Egypt minister quits amid wheat scandal

iStock
iStock

Cairo - Egypt's minister of supplies Khaled Hanafy announced his resignation on Thursday after reportedly being found politically responsible for wheat deals that cost the country tens of millions of dollars.

In a televised announcement, Hanafy said much of the criticism against him was personal, in reference to reports he had been living in a posh Cairo hotel since his appointment in 2014.

"I announce, with all integrity and contentedness, that I am leaving my post," he said.

"Experience shows that being a minister is no easy task but a burden... and much of what has been said is of a personal nature."

Egyptian media reported that a committee investigating the wheat deal allegations found that Hanafy bore political responsibility.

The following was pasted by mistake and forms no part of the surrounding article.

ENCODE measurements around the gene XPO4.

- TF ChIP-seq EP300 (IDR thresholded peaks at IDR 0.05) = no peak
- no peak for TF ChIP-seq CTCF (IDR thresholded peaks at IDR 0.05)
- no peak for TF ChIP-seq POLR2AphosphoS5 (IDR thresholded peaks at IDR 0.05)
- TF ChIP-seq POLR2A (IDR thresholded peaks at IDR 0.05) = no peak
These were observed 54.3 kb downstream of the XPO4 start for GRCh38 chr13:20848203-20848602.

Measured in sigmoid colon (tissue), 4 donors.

Suppliers were found to have sold cheaper imported wheat as locally produced in order to obtain state subsidies and inflate the annual harvest, costing the government about $55m.

The probe comes as the government seeks to cut public spending in Egypt, the world's largest importer of wheat.

Hanafy has also been accused of spending public funds on his hotel accommodation, with one member of parliament estimating the cost at $800 000.

Hanafy had denied the state covered his expenses, telling a newspaper he had paid for the hotel from his own pocket.

President Abdel Fattah al-Sisi, who pledged tough economic reforms to cut public spending, has also vowed to crack down on corruption.

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